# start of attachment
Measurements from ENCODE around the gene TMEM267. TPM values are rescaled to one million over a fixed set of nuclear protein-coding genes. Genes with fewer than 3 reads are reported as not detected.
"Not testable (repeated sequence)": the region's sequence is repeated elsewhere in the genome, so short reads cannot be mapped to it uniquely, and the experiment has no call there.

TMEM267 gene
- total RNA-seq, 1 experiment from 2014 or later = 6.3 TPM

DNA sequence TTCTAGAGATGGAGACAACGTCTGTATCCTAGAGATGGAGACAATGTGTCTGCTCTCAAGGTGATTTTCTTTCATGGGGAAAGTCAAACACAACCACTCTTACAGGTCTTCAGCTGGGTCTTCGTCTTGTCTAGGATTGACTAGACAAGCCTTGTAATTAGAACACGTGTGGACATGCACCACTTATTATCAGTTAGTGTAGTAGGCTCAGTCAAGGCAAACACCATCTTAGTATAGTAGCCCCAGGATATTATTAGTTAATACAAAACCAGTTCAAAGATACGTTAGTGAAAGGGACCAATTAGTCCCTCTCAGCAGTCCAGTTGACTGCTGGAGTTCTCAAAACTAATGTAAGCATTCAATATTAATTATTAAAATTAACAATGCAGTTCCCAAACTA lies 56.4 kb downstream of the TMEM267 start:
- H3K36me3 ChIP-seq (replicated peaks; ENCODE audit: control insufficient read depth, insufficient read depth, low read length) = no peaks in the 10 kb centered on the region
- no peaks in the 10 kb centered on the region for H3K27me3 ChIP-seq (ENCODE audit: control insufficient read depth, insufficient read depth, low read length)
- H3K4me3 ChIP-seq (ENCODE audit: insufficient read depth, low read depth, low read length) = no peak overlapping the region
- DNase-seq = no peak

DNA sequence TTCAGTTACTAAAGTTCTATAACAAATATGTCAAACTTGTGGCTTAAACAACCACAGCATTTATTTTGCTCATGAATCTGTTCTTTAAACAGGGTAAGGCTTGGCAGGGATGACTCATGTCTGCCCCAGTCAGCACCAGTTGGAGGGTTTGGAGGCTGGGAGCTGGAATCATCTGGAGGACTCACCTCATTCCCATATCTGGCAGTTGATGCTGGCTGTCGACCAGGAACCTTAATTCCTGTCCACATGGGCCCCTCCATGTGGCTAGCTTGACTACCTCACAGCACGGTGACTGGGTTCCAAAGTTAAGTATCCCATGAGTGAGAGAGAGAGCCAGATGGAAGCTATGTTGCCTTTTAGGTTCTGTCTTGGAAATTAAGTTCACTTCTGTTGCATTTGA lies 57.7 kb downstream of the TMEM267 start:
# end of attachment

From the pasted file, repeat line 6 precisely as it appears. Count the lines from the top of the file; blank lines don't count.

- H3K36me3 ChIP-seq (replicated peaks; ENCODE audit: control insufficient read depth, insufficient read depth, low read length) = no peaks in the 10 kb centered on the region